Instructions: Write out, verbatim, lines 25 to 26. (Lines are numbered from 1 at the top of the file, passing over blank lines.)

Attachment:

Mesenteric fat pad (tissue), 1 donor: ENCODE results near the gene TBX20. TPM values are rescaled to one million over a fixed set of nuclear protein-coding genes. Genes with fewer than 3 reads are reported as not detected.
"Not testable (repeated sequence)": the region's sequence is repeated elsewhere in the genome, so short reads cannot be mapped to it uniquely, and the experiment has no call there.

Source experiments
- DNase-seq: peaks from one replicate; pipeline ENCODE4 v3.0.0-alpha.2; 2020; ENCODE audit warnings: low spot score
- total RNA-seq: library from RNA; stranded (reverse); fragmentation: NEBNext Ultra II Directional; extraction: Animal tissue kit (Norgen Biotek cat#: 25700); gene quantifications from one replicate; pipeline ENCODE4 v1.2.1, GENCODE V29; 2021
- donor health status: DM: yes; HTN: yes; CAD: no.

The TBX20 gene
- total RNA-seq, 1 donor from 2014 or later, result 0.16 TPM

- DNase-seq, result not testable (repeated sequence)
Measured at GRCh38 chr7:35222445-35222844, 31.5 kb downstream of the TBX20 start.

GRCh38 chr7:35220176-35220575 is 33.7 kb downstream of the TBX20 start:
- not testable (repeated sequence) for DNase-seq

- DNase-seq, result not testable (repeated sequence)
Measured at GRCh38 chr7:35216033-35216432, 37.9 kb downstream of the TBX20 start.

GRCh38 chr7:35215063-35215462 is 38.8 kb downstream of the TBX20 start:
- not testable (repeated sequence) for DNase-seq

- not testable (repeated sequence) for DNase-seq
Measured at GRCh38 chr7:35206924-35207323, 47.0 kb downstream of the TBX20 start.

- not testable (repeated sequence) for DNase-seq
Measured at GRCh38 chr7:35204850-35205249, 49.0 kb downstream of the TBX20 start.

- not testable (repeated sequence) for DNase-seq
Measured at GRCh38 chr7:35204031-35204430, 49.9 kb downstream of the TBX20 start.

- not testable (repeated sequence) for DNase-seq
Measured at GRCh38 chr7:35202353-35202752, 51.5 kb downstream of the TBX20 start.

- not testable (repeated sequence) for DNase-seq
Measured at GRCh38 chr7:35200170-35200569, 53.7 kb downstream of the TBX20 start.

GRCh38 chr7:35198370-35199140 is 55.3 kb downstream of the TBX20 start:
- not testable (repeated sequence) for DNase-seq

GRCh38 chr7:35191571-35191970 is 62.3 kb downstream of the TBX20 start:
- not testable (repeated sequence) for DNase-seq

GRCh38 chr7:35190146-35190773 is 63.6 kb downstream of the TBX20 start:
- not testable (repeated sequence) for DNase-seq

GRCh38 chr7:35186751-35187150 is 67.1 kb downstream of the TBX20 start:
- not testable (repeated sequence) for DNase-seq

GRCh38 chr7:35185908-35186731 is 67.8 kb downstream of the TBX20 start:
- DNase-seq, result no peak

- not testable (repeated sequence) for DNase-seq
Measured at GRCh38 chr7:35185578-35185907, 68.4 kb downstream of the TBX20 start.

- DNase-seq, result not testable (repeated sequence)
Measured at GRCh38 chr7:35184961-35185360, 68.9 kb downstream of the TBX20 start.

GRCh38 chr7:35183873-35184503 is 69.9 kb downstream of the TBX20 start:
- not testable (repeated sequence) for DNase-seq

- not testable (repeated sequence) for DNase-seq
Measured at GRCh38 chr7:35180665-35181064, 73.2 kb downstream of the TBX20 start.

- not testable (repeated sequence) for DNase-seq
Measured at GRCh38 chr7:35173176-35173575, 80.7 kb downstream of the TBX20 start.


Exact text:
- not testable (repeated sequence) for DNase-seq
Measured at GRCh38 chr7:35200170-35200569, 53.7 kb downstream of the TBX20 start.